DES MOINES, Iowa — A jury on Friday rejected an Iowa prison guard's lawsuit that claimed she was sexually harassed after inmates were repeatedly allowed to watch sexually graphic and violent moves.
The Polk County jury reached its decision shortly before 5 p.m. Friday, a day after hearing closing arguments in a three-week trial involving the lawsuit Kristine Sink filed against the state and the Iowa Department of Corrections in 2012.
Sink also had alleged retaliation and discrimination by Corrections officials, but the jury never heard those allegations because they were dismissed by a judge before the trial began. Jurors were only to consider whether Sink had proven sexual harassment had occurred and caused her problems for which she should be compensated.
Sink's attorney, Paige Fiedler, said in Thursday's closing arguments that Sink suffers from major depressive disorder and experiences nightmares and fear similar to post-traumatic stress disorder faced by soldiers in battle. She told jurors $4.5 million for past and present emotional distress would be fair compensation.
The jury of four women and four men sided with the state.
"We're still in disbelief," said Craig Sink, Kristine Sink's husband. "She's completely floored. It's devastating. She thought she was taking a morale stand, not just because she was being harassed but because it was the right thing to do."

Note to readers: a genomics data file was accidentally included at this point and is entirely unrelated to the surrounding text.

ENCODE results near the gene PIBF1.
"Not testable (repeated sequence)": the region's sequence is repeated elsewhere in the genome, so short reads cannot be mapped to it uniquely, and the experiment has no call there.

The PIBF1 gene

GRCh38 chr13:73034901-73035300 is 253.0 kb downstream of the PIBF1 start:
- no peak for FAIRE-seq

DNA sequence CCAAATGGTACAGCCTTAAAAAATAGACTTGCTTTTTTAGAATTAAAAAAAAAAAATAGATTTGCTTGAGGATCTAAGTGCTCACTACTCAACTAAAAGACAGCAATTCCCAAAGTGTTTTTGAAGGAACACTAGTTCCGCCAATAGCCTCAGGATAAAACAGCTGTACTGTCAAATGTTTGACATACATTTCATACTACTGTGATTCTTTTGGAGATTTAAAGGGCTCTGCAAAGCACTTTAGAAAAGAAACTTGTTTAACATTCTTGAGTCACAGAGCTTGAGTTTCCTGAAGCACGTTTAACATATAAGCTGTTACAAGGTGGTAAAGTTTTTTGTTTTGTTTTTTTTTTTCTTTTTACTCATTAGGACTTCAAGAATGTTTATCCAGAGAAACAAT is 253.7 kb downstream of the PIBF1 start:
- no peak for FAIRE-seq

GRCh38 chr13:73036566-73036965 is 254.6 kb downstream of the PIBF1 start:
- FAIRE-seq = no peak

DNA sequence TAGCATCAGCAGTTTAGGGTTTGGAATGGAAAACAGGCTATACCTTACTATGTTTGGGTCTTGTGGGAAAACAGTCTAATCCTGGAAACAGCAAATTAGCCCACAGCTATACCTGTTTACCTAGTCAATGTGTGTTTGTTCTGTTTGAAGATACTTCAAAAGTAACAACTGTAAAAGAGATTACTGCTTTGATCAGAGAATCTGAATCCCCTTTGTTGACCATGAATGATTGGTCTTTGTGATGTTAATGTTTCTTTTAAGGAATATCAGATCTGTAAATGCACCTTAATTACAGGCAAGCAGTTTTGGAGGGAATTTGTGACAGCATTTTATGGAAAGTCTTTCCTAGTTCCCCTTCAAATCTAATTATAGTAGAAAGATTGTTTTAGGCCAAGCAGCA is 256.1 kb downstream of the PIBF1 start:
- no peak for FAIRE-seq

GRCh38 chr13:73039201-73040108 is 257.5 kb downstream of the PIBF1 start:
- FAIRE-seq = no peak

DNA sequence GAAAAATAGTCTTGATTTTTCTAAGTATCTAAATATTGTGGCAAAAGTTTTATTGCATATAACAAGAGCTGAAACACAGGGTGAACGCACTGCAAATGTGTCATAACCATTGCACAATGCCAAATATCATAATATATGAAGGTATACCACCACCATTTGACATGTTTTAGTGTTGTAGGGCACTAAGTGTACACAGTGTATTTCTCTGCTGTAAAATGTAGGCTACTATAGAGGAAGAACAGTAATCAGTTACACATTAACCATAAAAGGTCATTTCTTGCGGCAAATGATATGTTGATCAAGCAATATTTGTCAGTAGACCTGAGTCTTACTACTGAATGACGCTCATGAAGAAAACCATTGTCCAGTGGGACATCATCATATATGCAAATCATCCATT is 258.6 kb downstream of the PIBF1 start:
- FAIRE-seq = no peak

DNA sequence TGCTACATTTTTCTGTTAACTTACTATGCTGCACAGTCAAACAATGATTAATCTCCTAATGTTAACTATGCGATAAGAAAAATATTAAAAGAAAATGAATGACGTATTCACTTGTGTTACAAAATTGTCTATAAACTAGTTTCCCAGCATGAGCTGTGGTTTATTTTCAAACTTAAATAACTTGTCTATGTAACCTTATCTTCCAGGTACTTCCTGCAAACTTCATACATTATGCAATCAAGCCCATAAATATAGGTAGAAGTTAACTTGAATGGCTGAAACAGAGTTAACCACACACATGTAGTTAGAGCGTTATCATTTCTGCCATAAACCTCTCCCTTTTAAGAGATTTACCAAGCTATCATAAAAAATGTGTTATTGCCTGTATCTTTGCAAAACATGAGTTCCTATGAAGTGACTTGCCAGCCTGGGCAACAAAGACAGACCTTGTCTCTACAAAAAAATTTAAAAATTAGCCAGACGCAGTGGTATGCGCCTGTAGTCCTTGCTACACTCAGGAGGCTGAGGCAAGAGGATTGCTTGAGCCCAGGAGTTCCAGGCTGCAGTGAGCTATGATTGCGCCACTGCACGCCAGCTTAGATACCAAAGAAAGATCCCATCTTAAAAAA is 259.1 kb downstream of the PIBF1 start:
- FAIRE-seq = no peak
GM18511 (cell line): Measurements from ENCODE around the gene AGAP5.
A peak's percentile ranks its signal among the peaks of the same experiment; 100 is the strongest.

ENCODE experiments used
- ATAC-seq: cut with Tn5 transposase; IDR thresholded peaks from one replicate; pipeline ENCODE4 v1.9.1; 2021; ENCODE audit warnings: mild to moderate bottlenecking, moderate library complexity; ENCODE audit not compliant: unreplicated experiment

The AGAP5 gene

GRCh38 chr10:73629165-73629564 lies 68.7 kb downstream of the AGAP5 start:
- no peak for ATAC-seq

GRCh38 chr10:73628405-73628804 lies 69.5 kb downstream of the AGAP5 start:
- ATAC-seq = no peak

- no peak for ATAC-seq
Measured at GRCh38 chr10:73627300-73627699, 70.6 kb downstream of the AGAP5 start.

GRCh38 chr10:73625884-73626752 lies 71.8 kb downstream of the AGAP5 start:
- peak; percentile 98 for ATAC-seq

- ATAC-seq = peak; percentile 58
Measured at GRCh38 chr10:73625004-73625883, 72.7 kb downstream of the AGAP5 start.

Sink says she endured inmates masturbating at her, threatening to kill her, and on one occasion she was doused with an inmate's urine. She alleges supervisors allowed inmate harassment to continue over a period of years during which supervisors belittled her complaints and co-workers harassed her.
When officials finally barred movies with sexually explicit content in September 2011, inmates blamed Sink and subjected her to a torrent of insults and death threats, Fiedler said. Sink continues to work at the prison but in an area away from inmates.
Assistant Iowa Attorney General Tyler Smith told jurors that officials appropriately dealt with Sink's complaints and that the difficulties she faced were part of working in a prison.
"The jury got it right. They were able to sort out the differences between mistakes and challenges that were common to everyone in that workplace from what the plaintiff claims was harassment toward her," he said.
He said testimony from prison officials and some of Sink's co-workers showed the jury that they were just people trying to do their jobs in a difficult environment — the state's maximum security prison, which holds the most serious offenders.
Smith acknowledged repeatedly that showing the sexually charged movies to sex offenders and rapists was a mistake that was corrected. Fiedler showed clips from 12 of the movies in court.
"To see the plaintiff blow up movies that were shown on a 24-inch screen at the prison on a 92-inch screen was shocking," Smith said.
Sink could seek a new trial if she can prove a legal error occurred, ask the judge to set aside the verdict or file an appeal with the Iowa Supreme Court.
Fiedler did not immediately return messages.